Outcomes of modified capsular tension ring versus sulcus-fixated foldable intraocular lens in subluxated lens secondary to Marfan syndrome
- *Corresponding Author:
- Wenjie Wu
Department of Ophthalmology
Fujian Provincial Hospital, Fujian Medical University, PR China
Accepted date: June 26, 2017
Purpose: To determine the outcomes of implantation of a modified Capsular Tension Ring (CTR) and a Posterior Chamber Intraocular Lens (PCIOL) in patients with subluxated lens secondary to Marfan Syndrome (MFS).
Materials and Methods: A total of 21 eyes of 12 patients with subluxated lens secondary to MFS undergoing Posterior Chamber Intraocular Lens (PCIOL) from March 2004 to February 2005 were included in this study. Scheimpflug video photography system was used to measure the degree of Intraocular Lens decentration (IOL) and tilt.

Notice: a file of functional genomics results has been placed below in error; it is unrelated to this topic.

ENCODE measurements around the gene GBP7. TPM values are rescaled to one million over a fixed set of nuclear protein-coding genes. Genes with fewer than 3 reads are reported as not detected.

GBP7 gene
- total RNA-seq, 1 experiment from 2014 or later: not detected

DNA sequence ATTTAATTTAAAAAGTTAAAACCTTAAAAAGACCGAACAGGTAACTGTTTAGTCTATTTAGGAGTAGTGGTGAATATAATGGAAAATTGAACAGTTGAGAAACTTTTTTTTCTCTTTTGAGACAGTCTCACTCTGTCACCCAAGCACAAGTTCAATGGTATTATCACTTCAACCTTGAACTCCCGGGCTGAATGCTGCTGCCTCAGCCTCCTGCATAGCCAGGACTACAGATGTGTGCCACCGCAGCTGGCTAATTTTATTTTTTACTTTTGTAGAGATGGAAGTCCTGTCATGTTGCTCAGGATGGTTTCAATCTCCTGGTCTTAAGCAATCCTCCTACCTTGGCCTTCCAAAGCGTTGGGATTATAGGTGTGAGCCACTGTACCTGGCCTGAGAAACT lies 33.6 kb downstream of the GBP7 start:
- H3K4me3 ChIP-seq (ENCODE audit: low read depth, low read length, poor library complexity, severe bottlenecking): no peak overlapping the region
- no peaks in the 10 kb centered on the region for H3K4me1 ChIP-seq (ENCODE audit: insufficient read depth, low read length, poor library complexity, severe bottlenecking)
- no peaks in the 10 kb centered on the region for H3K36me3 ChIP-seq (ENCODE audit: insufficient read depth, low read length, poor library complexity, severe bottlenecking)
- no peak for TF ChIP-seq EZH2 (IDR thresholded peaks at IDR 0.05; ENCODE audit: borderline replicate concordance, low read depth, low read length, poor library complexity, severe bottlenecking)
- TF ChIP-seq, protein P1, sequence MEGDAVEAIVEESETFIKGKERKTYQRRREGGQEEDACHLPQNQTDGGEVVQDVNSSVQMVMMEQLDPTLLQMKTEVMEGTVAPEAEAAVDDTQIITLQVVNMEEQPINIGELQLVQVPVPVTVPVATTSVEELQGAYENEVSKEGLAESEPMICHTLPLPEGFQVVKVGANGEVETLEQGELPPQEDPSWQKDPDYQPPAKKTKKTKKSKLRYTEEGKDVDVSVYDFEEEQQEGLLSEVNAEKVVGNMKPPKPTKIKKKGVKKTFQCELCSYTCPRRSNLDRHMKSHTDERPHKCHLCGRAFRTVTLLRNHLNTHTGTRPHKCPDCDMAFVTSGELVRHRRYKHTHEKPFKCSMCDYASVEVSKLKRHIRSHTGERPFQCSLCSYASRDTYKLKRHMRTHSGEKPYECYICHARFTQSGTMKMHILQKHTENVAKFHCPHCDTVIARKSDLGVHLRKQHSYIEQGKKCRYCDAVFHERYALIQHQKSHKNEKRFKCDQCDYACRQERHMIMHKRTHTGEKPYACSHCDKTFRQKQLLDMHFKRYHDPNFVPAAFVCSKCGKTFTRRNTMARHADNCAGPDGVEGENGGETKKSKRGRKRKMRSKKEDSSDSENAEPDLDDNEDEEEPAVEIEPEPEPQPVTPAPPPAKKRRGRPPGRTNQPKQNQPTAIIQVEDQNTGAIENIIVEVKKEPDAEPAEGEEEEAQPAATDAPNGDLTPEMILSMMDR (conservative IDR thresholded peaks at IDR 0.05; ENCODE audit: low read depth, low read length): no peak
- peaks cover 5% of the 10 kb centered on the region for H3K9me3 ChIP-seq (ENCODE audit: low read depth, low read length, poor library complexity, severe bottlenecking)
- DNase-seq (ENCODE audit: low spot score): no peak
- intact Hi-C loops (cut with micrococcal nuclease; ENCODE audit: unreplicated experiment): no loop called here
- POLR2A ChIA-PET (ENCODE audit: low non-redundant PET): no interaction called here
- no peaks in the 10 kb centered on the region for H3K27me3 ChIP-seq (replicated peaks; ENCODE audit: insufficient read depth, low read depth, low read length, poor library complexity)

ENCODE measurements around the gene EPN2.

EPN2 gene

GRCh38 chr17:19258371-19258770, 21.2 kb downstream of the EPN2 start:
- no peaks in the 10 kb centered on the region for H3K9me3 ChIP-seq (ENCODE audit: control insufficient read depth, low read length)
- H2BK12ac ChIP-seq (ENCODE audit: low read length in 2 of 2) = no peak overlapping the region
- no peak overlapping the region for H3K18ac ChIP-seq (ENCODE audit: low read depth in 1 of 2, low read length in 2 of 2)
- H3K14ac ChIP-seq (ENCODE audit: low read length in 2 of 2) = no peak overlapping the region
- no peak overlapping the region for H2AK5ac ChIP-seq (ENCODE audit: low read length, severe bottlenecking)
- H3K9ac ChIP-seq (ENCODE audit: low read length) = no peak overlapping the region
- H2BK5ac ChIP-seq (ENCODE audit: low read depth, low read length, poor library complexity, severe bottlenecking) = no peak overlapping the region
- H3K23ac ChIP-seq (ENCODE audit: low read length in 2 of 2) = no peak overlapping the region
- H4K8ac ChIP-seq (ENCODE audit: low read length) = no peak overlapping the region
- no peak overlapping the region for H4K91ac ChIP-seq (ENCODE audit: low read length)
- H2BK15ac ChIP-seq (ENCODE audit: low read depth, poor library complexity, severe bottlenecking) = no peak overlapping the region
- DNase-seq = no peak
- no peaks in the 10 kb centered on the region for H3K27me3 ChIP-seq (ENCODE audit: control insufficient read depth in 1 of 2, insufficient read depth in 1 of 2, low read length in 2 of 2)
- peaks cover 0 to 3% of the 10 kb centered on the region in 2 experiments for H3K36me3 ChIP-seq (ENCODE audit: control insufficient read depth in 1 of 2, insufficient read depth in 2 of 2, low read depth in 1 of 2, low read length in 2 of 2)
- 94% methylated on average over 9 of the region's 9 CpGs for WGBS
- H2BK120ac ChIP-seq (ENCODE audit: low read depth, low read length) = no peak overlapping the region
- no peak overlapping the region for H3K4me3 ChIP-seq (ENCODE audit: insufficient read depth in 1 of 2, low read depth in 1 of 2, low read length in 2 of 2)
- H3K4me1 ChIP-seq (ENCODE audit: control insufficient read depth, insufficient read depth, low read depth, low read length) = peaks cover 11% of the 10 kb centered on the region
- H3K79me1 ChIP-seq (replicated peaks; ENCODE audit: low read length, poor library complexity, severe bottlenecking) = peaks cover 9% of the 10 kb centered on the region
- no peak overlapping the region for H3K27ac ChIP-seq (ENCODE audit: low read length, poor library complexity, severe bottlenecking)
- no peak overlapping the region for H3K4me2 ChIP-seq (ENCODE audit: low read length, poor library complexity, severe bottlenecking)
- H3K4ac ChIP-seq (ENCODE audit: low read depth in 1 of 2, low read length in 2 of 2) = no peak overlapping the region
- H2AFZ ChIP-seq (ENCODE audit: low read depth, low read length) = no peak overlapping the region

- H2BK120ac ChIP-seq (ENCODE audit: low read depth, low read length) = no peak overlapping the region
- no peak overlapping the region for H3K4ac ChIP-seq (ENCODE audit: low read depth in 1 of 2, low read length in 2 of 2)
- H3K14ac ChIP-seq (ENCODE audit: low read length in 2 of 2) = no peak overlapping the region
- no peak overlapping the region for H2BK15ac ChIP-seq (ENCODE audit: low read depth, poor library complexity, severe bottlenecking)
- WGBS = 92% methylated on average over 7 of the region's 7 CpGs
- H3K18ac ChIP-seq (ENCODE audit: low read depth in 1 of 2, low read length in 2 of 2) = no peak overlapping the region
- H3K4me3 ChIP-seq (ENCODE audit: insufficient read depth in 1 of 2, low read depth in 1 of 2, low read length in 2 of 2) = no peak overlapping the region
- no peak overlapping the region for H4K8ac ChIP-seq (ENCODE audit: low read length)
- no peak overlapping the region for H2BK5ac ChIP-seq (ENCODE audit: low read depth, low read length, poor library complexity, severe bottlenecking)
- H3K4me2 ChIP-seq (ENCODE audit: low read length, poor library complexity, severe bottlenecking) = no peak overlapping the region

Results: The eyes of CTR group had lower degree of decentration (P=0.006) and less tilt angle (P<0.001), compared with those in Sulcus Fixation (SF) group. However, there is no difference in Anterior Chamber (AC) depth between the two groups (P=0.738). Moreover, no difference was observed in visual acuity between the two groups (P=0.676).
Conclusions: For eyes with subluxated lens secondary to MFS, a CTR technique could lead to less degree of IOL decentration and tilt. CTR technique could reduce capsular bag shrinkage and maintains the stability of the capsular bag.
Modified capsular tension ring, Posterior chamber intraocular lens, Marfan syndrome, Decentration, Tilt.
Marfan Syndrome (MFS), initially described by Antoine- Bernard Marfan , is a connective tissue disorder caused by a fibrillin-1 gene mutation which is located on chromosome band 15q21.1 [2-4]. MFS usually involves in skeletal, ocular, and cardiovascular systems with an incidence of 40 to 60 cases per million individuals .